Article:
Chevy Runs Deep—Maybe Too Deep

By Charles Krome

While I’m not sure how many people realize this, the FOX network will be hosting a double dose of history in the making tonight: Not only are the Texas Rangers slated to play their very first World Series game, but Chevrolet is debuting its first significant TV spots since Joel Ewanick enlisted with the General as its vice president for U.S. marketing.

The World Series is, of course, an ideal launching pad for Chevy’s new pitch to reach customers, as baseball—along with hotdogs and apple pie—has a strong association with Chevrolet. Well, at least in the minds of folks who were alive in the 1970s to remember that classic bit of marketing. The thing is, many of the division’s potential customers weren’t, and therein lies a possible problem for Chevrolet’s new “Chevy Runs Deep” campaign.

Although the party line from Goodby Silverstein (the agency behind the campaign) is that it wanted to move away from a focus on Chevy’s past, the majority of the spots I’ve seen are heavily focused on just that. Much of what’s on the screen during the ads is home-movie-style footage and stills from the 1950s-1970s, and they’re often accompanied by a decidedly retro soundtrack. And philosophically speaking, the metaphysical space in which Chevy “runs deep” is, after all, the nation’s collective past memory.

Yet for a fair number of today’s consumers—e.g., those who spent their childhoods being driven around in a Chevrolet Citation—the memories involved likely have to do with shoddy build quality and poor reliability. Consider this quote from a commenter at “The Truth About Cars”: “To my generation (mid-20s, early 30s), Chevy runs deep with Cavalier and Lumina DNA. Not a good thing.”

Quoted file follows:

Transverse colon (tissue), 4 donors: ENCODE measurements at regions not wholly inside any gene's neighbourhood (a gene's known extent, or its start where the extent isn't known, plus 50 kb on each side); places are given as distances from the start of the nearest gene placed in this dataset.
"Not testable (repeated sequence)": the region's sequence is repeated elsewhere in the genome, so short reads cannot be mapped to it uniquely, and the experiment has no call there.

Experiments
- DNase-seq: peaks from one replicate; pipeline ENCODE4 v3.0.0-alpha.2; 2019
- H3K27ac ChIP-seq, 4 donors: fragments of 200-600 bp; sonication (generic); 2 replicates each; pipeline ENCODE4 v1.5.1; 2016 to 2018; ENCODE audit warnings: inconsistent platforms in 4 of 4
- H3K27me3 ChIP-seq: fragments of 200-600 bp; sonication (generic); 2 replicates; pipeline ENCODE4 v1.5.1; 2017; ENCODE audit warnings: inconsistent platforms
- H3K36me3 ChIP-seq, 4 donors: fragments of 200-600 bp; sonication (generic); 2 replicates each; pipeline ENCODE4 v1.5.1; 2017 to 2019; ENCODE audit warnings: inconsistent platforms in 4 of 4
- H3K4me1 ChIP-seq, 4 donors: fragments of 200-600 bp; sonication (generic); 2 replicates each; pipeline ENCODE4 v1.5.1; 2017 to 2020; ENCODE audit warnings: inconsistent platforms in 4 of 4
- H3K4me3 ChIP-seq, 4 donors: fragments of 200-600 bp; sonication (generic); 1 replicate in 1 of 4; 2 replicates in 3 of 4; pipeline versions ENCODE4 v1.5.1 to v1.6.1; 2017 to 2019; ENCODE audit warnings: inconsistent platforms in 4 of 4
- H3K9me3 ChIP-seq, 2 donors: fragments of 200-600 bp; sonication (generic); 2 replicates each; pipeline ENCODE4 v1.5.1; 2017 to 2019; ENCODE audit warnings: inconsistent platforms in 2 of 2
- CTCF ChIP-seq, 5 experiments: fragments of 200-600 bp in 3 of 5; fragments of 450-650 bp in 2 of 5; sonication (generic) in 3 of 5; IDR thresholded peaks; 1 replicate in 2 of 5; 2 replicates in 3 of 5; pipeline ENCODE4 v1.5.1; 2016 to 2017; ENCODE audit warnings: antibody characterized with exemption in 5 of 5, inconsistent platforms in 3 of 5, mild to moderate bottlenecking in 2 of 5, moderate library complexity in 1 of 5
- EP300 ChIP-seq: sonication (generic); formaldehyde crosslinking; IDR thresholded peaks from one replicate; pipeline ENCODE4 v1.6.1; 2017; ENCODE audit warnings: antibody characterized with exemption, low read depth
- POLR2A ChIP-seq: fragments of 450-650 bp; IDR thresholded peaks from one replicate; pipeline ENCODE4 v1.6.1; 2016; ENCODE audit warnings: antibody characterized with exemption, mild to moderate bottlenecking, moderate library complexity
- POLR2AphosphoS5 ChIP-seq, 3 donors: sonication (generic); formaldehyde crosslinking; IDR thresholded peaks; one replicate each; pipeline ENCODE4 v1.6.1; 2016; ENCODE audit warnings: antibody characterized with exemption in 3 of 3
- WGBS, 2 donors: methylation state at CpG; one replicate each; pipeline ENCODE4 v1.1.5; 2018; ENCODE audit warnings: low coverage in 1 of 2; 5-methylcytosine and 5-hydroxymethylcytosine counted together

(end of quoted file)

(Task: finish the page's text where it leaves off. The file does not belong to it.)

That being said, the commercial for the Chevrolet Volt shows the problem may not be with the concept so much as with the execution. The Volt spot does away with explicit references to old cars and trucks; instead, it seeks to activate memories of what being an American driver is all about: “This is America, man. Home of the highway, last-minute detours and spontaneous acts of freedom.” Then, the commercial shows how a fresh Chevy product—the Volt—puts a new spin on those old traits.

With much of the division’s future riding on new breakthrough products like the Volt and Chevrolet Cruze, and based on Ewanick’s reputation as a marketing expert par excellence, I was expecting a much more innovative approach from this batch of commercials, and I have to admit I’m underwhelmed so far. Adding to my uneasiness is this much-reported comment from Jeff Goodby, co-chairman and creative director for the agency involved here: “All things being equal, Americans want to buy Chevys.”

Even if this were true, the first thing Chevrolet would have to do to capitalize on this would be to prove to customers that today’s Chevys are, in fact, (at least) equal to the competition. Which is something the majority of the new commercials don’t even attempt to do.

Author: Charles Krome

Charles Krome is a long-time automotive journalist who spent more than 10 years on the inside at General Motors and Ford, and also has corporate communications experience with Audi, Porsche and BASF Automotive Refinish. As a big motorsports fan growing up in the Detroit area, Krome was lucky enough to be able to attend numerous NASCAR, Indy car, F1 and SCCA events while still in his formative years. This, combined with a childhood that included significant (passenger) seat time in cars from Lotus and Jensen Healey, made him a car guy at an earlier age. Today, he lives in metro Detroit with his car wife, raising car kids.

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1 Comment

  1. So much for doing away with “Chevy” for strictly “Chevrolet.”

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